Jackie returned to coaching for her final debrief session. And it was during this session I learned that another one of her secret wishes was granted that very same week. To celebrate her promotion, she gathered a few friends and visited her favorite local karaoke bar. That night, as she walked off stage, she was met eye-to-eye with a man who had been curious about the charming, confident girl he saw on stage. They began a slow, but promising romance.
Working through her fear of public speaking gave Jackie the additional confidence to reinvent her story in other aspects of her life – in this case: romance.
The secret behind Jackie’s success…
When Jackie first came to coaching, the depth of her fears had consumed her and dramatically impacted not only this aspect of her life but the rest of it as well. As a result, she was paralyzed by her fears and wasn’t poised to take the action needed for success.
Through the Whole Person Coaching process, we identified that, even though she was nervous speaking in front of an audience, Jackie had confidence in abundance while on stage performing karaoke. By leveraging her experience singing, she found within herself the courage to speak. And by drawing upon the story of who she was in each situation, she was able to quickly rewrite the story of herself as a speaker by envisioning the best possible outcome – one that was an accurate reflection of her abilities and talents.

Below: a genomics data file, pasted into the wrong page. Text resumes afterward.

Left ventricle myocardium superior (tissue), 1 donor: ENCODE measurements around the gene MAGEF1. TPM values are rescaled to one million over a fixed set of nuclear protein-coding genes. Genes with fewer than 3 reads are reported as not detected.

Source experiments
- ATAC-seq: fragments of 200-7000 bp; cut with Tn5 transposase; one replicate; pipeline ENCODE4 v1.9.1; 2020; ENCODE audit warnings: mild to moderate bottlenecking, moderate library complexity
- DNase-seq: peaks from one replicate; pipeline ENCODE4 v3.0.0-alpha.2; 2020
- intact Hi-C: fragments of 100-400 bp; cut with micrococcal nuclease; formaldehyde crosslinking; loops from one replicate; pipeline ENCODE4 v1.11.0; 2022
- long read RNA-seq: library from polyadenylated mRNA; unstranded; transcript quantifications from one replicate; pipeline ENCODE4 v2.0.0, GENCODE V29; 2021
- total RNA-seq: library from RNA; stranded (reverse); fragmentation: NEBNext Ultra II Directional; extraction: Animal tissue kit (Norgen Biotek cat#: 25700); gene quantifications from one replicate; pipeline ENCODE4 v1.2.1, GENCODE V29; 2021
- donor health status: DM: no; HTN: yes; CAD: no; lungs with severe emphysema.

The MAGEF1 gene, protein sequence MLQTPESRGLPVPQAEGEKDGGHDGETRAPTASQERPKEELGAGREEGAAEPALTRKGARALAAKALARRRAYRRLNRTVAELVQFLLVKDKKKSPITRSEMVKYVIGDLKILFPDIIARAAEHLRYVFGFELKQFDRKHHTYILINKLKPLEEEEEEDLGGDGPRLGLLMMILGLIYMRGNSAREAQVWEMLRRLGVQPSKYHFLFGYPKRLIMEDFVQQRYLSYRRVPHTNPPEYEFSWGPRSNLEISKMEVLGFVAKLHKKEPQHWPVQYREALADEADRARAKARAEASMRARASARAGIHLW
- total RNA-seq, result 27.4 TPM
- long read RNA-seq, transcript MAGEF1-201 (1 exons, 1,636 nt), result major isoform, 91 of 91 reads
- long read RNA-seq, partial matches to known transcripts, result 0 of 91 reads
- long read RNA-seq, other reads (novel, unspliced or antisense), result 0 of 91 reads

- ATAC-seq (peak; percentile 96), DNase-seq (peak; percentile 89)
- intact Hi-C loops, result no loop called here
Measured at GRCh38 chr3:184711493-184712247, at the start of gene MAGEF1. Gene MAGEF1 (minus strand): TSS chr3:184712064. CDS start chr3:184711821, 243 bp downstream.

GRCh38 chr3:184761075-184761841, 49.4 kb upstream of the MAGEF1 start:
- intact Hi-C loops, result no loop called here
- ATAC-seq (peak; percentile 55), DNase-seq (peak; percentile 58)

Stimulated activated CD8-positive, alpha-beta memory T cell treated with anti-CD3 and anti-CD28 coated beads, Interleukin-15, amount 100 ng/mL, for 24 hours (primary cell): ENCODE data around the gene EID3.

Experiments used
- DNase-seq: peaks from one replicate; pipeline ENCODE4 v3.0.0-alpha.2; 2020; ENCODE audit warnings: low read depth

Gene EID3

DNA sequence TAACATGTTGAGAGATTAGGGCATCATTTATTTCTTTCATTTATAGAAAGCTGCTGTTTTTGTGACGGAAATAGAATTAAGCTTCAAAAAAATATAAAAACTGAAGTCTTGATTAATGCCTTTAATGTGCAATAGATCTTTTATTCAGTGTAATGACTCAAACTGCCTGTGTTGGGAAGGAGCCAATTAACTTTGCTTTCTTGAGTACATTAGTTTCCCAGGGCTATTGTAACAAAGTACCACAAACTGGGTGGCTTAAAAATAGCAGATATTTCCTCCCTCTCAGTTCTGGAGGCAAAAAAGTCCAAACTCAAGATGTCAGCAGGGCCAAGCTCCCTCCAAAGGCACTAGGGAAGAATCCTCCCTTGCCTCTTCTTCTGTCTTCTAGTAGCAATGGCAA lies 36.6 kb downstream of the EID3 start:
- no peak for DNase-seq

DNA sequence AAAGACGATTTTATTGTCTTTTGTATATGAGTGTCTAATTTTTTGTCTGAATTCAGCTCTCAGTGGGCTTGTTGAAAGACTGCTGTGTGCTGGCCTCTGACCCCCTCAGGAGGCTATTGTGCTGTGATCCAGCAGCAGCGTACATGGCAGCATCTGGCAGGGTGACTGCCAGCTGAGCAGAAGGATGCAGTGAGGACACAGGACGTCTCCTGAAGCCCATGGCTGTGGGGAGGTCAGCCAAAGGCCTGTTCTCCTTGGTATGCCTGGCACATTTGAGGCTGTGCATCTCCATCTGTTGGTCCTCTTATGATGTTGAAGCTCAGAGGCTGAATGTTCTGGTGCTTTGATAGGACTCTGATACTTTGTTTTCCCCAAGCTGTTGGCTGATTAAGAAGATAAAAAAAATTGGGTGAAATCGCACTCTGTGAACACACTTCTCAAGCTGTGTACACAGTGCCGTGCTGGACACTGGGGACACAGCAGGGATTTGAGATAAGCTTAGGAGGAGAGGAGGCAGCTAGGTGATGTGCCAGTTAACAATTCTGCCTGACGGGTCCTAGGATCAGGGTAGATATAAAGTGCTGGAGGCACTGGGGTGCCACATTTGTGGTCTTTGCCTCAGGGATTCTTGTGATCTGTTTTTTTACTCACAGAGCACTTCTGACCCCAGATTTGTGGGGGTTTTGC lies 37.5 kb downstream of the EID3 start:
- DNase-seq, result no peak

The power of our story can make or break our success.
The story Jackie had written about her ability to speak publicly was filled with limiting beliefs. But they were all based in her imagination. Her karaoke story was based on the reality of her experience. Admittedly, she was fearful to jump on stage and sing in the beginning. But at the same time, she realized there wasn’t much to lose if she made a mistake. Within the workplace, Jackie had placed a high cost on potential errors, without even making any, and quickly began riding the white waters of fear – all this without any evidence that anything bad would even happen!
- How many times have you gone into a new experience and wrote the ending in your imagination before you’ve stepped a single foot into the experience?
- Was the ending you thought of positive or otherwise?
- How do you feel when you think about the worst case scenario for something that hasn’t happened?
- What might be possible if you imagined the best?
Jackie’s ability to sing her heart out was based in positivity and fun – an ability easily harnessed to transform other aspects of her life. In the same way, the power within you thrives in positivity and possibility! Don’t miss another opportunity or a single moment of life-fulfillment. Start leveraging it today!